Three things I learnt at that first job at McDonalds that still serve me well today
I'll be honest, school and me did not get on back in the day. No one really explained the importance or relevance of "Search for X" or why I should care about the Battle of Hastings. Worse, I had no role models and no one to mentor me. Perhaps that's why I'm a passionate advocate of the The Smith Family's iTrack mentoring programme. So perhaps I shouldn't have been terribly surprised when my career first launched at McDonalds. Of course, I didn't call it a career back then, it was a job that provided both money and Big Macs; I've cared passionately about both ever since.
So there I was, splendidly decked out in my paper hat and starless name badge, about as excited to enter the workforce as a turkey is during Christmas.
Although I expected to work for Maccas forever, the reality is they have a lot of churn: young people who are between school and university, and other people looking for short-term employment. As I thought about this years later, when I actually understood the meaning of words like churn, I realised that Maccas has a repeatable model to mitigate disruption and still keep the burgers frying and the shakes flowing.
Train, train and train some more:
Back then we didn't have eLearning, but there were very robust training options in place. Key individuals were nominated as "training squads" and newbies would be assigned an on-the-job mentor. If you happened to be in management, you might even get invited to "Hamburger University", where 80,000+ restaurant managers, mid-managers and owner/operators have graduated to date*. I enjoyed the training, I understood what it was for and very quickly I could flip a burger with a flick of the wrist.
What I learnt:
How to build an efficient and productive workforce in the shortest possible time, and how to build well structured training programs where everyone understands the context and expected outcomes.
If you build the business well, people will stay:
To get people to stay that little bit longer, and to reward everyone for consuming a lot of training, McDonalds were early adopters of "badging". Today, it's commonplace to get a digital badge for completing a level on a video game or completing a learning module. Often, as with Microsoft Certifications now, your badge of accomplishment can be posted directly to your social media channel, with LinkedIn being the obvious choice for working professionals. I have no data to prove that McDonalds successfully managed to get staff to stay longer, but there is a lot of evidence that badging in learning creates enthusiasm and competitiveness.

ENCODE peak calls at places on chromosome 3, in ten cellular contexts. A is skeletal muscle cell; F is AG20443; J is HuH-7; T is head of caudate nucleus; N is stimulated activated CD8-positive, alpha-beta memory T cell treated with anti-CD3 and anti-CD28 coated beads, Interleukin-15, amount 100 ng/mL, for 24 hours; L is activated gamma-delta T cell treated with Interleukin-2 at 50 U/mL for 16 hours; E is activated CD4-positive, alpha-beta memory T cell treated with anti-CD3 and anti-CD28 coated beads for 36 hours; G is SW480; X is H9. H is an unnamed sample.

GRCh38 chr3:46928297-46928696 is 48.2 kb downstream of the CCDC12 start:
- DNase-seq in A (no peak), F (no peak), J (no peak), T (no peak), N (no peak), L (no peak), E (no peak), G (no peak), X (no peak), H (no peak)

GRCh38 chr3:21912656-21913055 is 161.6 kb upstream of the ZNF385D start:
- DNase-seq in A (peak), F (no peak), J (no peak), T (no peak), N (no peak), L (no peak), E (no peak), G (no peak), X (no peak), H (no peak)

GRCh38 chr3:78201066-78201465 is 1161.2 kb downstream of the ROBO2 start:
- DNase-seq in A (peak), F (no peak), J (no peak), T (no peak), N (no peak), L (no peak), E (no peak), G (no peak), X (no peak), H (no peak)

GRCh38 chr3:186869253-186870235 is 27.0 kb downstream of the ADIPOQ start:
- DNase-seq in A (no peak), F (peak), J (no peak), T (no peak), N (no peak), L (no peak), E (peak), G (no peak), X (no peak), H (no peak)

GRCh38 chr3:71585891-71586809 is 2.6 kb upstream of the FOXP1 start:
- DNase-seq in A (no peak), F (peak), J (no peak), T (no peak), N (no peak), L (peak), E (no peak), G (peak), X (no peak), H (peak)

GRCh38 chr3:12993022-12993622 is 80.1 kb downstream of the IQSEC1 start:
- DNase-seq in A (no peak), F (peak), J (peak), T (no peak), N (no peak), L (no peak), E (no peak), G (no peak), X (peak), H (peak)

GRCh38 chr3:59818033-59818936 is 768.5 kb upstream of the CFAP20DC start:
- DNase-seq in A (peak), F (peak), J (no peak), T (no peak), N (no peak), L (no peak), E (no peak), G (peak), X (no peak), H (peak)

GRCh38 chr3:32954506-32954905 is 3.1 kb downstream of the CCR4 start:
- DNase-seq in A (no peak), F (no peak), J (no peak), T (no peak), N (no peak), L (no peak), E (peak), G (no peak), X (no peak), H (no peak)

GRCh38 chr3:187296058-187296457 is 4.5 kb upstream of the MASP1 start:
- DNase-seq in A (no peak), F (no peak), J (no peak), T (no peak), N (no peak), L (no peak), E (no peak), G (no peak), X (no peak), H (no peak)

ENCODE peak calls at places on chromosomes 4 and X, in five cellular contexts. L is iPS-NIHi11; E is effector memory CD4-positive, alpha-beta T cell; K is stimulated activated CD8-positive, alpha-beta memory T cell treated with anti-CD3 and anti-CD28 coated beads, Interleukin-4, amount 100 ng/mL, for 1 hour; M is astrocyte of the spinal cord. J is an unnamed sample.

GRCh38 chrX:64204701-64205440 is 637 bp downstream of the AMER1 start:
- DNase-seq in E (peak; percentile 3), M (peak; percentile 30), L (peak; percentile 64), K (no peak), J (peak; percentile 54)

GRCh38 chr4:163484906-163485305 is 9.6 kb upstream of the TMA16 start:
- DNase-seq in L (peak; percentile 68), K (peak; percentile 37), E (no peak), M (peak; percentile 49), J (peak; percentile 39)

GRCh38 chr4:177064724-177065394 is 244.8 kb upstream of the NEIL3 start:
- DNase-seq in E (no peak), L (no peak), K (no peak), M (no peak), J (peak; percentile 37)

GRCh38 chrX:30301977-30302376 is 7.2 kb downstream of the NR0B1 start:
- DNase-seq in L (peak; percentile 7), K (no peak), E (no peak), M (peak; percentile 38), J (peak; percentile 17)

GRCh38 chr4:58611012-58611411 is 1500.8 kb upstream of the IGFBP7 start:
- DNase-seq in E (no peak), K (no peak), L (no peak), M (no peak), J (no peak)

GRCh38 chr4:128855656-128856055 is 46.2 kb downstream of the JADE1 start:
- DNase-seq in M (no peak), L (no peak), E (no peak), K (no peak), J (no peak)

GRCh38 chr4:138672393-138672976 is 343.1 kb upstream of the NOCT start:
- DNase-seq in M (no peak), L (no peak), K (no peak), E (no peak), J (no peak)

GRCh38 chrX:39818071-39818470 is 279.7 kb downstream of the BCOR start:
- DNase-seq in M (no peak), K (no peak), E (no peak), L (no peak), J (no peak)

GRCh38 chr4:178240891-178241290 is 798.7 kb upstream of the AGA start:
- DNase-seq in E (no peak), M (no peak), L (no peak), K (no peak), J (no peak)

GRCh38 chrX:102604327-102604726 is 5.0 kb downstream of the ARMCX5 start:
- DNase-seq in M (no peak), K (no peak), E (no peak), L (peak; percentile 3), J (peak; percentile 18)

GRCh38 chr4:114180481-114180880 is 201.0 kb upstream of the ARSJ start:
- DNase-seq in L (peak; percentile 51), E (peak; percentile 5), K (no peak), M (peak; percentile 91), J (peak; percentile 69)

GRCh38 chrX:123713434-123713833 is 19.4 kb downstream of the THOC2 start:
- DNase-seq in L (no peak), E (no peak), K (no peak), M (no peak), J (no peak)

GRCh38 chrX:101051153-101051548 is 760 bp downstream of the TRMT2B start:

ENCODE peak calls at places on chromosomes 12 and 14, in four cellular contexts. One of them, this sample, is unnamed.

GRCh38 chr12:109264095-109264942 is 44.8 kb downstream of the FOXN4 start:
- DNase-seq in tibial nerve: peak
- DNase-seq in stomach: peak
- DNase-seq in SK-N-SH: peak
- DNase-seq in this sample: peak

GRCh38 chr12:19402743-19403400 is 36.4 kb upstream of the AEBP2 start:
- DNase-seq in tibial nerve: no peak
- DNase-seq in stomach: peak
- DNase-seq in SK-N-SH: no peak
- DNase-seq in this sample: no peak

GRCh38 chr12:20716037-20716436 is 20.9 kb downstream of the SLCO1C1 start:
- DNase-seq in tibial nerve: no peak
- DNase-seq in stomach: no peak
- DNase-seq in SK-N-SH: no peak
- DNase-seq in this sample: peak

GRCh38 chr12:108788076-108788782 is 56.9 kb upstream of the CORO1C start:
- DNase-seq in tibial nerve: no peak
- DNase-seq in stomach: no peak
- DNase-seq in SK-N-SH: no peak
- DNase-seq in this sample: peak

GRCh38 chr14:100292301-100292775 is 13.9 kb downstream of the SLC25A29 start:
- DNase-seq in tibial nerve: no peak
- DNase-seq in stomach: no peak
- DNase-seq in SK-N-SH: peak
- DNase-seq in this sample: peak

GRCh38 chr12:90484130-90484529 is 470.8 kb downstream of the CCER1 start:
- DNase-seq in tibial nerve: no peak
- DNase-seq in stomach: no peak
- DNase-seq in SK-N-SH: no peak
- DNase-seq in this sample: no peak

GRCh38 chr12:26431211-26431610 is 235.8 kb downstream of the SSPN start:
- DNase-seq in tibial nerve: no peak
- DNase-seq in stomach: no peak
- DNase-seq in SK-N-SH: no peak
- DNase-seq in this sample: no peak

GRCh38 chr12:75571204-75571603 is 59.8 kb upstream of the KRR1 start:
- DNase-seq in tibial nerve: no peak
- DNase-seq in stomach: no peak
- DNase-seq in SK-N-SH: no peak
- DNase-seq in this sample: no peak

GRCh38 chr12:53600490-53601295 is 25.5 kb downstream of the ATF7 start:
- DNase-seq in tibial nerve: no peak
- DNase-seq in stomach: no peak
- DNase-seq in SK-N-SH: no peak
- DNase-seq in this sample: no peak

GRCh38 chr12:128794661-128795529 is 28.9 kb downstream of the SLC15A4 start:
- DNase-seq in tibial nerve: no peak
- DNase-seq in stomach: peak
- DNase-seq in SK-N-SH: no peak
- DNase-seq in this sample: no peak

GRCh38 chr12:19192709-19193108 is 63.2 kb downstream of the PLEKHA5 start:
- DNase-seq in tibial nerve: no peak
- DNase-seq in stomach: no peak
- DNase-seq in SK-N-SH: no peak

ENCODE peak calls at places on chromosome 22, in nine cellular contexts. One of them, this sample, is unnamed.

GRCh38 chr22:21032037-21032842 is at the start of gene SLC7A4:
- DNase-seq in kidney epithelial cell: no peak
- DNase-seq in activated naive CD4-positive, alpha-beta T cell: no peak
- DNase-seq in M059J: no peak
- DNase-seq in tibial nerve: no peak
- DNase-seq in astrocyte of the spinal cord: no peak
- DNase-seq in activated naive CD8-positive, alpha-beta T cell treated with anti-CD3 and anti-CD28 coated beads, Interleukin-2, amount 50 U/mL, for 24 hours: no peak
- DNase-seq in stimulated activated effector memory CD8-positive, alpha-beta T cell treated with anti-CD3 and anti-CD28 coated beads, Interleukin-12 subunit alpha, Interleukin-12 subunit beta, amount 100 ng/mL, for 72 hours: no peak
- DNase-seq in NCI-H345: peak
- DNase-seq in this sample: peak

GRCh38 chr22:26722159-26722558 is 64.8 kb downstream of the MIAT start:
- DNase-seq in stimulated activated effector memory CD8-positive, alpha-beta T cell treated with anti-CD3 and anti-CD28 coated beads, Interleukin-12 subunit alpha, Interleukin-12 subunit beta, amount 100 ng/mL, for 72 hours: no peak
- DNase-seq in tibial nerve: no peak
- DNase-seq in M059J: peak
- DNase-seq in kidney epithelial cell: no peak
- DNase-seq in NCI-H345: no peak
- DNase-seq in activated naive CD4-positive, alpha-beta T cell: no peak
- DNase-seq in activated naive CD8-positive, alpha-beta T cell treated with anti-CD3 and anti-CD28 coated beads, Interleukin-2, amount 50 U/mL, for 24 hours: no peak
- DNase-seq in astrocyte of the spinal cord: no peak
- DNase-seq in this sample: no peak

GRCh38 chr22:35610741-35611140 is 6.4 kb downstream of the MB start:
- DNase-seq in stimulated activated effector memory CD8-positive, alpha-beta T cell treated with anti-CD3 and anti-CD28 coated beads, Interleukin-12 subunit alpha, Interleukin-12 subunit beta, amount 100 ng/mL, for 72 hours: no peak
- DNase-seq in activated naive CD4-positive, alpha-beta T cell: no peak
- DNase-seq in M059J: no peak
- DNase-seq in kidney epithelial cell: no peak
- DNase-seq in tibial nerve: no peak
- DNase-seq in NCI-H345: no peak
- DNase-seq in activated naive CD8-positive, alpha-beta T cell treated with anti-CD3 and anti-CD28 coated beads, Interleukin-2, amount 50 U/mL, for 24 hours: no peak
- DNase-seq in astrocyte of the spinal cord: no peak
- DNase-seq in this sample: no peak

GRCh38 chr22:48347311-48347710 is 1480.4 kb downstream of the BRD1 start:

What I learnt:
Reward well, and reward often, not just at the end.
Would you like a training course with that order?
Again, I didn't realise it, but McDonalds taught me how to sell. We've all read books on how to get to "win-win" scenarios or how to start with "why". Distilled down, I learnt that it's about helping a client to get what they need, to an outcome that works for them, which usually involves changing their state from "hungry" to "not as hungry". If we could convert that "not as hungry" state to "full" by upselling to include fries and a large Coke (margins on drinks are HUGE), then we had even better outcomes for the clients, a true win-win situation. I can remember to this day a sticker on the back of the straw dispenser, which simply said..."Is that a large fries?". On the front of the till it said, "Does the customer want an apple pie?". Perhaps not as clear cut, but would you like a PRINCE2 Practitioner with that PRINCE2 Foundation?
What I learnt:
Actually, people tend to buy from people who they like, then you can supersize without them even knowing.
All in all, I learnt the value of learning and continue to pursue it at DDLS today.